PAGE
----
South Korea Develops Submarine-Launched Ballistic Missile Capability
By Staff, Agencies
South Korea has successfully test-fired a domestically developed submarine-launched ballistic missile [SLBM], becoming the first nation without nuclear weapons to develop the technology, according to media reports on Tuesday.
The tests, which were conducted by South Korea’s Agency for Defense Development, saw the nation stage successful SLBM underwater ejection tests from a Dosan Ahn Changho submarine, the country’s Yonhap News Agency claimed, citing military sources.
The military drill, which follows a previous successful test conducted from an underwater barge in August, is the first in a serious of exercises that will be held before the SLBM enters mass production within South Korea, ahead of its deployment.
The South Korean SLBM is believed to be a variant of the existing Hyunmoo-2B ballistic missile, which would be able to travel up to 500 kilometers, providing the nation with the ability to strike any target in North Korea from its submarines.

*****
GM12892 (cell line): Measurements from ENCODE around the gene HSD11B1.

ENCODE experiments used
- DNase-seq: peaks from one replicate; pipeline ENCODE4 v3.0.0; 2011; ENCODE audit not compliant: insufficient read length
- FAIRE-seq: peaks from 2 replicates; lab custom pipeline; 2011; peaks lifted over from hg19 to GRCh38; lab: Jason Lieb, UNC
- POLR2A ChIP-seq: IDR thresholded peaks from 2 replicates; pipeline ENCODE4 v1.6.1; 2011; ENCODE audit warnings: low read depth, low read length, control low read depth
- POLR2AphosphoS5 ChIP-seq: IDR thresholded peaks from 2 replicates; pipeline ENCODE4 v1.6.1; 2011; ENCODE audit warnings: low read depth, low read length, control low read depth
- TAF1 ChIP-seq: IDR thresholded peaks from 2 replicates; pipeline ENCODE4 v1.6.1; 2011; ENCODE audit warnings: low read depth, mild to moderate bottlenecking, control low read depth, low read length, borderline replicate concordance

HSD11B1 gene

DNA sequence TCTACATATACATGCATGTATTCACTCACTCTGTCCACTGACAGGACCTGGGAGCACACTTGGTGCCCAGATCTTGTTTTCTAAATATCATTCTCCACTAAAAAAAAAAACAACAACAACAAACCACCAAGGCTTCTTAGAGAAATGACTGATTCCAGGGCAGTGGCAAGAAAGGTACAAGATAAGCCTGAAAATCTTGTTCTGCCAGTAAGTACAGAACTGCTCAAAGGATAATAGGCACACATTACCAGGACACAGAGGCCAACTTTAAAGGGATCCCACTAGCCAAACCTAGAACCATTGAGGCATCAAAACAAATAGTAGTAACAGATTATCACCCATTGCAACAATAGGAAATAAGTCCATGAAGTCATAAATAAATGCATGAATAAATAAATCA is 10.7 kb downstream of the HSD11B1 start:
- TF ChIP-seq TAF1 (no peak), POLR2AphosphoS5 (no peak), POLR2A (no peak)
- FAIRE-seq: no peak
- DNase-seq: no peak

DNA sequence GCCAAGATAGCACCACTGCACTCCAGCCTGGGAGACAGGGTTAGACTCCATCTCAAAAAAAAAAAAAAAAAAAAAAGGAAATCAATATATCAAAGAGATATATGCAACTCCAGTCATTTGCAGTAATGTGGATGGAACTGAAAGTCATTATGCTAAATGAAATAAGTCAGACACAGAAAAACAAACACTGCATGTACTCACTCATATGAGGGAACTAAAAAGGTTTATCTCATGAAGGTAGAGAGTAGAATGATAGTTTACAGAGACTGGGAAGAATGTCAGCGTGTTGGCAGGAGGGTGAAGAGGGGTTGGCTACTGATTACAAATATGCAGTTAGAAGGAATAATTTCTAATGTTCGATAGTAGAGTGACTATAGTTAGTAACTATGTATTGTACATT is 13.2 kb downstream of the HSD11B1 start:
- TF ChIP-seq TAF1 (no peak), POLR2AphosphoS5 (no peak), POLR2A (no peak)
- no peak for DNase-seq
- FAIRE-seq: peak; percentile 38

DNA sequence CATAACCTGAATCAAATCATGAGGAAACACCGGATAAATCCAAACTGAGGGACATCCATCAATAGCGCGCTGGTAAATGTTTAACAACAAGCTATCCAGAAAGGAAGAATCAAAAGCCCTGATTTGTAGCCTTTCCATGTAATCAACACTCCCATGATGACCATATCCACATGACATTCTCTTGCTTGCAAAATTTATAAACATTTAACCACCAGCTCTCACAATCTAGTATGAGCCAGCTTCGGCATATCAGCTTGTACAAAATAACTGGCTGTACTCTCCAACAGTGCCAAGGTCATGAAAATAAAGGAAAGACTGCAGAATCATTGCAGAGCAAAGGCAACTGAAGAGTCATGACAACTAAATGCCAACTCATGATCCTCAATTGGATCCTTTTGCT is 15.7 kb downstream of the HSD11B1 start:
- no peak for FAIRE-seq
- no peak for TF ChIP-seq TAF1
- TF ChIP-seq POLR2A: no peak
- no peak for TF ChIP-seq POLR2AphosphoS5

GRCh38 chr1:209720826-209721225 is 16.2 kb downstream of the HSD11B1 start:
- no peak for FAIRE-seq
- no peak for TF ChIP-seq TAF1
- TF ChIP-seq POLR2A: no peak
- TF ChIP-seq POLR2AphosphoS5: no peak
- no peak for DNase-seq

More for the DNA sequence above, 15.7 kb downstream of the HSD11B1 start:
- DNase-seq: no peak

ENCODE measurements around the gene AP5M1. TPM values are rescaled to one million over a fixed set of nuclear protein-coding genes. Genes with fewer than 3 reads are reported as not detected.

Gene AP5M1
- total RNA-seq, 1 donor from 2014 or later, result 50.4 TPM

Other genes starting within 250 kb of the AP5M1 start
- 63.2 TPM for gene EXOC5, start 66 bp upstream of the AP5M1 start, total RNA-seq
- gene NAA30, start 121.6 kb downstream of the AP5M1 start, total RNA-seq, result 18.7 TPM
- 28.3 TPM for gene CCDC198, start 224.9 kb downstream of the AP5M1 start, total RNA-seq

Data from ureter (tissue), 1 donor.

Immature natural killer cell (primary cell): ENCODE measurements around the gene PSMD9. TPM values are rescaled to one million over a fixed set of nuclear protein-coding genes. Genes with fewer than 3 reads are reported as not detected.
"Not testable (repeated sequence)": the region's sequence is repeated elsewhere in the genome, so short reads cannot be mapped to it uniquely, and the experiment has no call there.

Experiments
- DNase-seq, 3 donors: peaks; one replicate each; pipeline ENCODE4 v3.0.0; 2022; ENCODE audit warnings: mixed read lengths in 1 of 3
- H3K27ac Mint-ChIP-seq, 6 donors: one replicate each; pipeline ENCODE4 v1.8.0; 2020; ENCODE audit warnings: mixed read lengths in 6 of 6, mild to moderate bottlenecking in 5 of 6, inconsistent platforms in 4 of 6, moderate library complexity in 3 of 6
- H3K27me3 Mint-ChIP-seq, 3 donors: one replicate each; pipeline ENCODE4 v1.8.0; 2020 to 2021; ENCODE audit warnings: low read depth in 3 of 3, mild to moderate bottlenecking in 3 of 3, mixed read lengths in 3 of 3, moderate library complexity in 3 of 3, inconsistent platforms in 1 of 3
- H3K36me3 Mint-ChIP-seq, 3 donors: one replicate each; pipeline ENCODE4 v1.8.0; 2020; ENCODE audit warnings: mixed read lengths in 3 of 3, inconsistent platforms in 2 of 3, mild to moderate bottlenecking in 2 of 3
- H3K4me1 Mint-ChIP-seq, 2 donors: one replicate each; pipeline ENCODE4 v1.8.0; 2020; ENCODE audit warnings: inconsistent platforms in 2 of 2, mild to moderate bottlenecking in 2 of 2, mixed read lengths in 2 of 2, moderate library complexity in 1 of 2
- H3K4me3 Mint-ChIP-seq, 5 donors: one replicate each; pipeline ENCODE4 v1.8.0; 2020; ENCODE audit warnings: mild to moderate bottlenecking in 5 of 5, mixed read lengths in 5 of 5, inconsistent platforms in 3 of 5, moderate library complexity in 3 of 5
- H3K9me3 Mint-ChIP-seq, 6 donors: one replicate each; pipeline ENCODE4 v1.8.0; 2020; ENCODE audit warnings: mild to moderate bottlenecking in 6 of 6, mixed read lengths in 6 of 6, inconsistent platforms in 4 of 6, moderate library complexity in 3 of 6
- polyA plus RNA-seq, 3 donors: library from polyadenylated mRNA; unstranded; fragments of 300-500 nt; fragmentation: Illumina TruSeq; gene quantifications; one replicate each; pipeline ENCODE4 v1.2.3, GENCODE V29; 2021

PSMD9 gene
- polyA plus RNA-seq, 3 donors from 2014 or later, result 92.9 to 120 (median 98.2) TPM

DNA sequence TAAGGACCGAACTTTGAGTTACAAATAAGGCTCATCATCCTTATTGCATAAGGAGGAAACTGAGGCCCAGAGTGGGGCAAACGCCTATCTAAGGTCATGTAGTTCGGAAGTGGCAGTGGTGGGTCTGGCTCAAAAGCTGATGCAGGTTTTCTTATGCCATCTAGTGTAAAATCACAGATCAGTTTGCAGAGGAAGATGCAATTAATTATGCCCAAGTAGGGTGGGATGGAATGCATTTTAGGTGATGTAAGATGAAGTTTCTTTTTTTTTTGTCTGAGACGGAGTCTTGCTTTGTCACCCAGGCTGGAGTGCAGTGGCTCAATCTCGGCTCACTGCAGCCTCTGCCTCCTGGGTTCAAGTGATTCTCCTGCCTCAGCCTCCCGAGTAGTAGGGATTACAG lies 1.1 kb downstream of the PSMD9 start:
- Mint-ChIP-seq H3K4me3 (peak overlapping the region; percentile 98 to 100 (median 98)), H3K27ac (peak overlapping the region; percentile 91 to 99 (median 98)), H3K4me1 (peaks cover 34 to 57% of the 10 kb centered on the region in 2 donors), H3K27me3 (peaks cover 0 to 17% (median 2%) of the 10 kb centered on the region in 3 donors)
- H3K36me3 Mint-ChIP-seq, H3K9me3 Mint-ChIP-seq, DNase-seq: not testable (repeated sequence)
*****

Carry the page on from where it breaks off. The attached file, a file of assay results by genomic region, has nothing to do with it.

SLBMs have a tactical advantage over land-based ballistic missiles, as they are harder to detect in advance and can often be launched quickly, allowing swift surprise attacks to be conducted, and bolstering South Korea’s deterrence capability amid escalating tension with North Korea.
South Korea’s SLBM test makes it the first nation without nuclear weapons to develop the capability, with seven other countries globally having the technology, including China, France, India, North Korea, Russia, the United Kingdom, and the United States.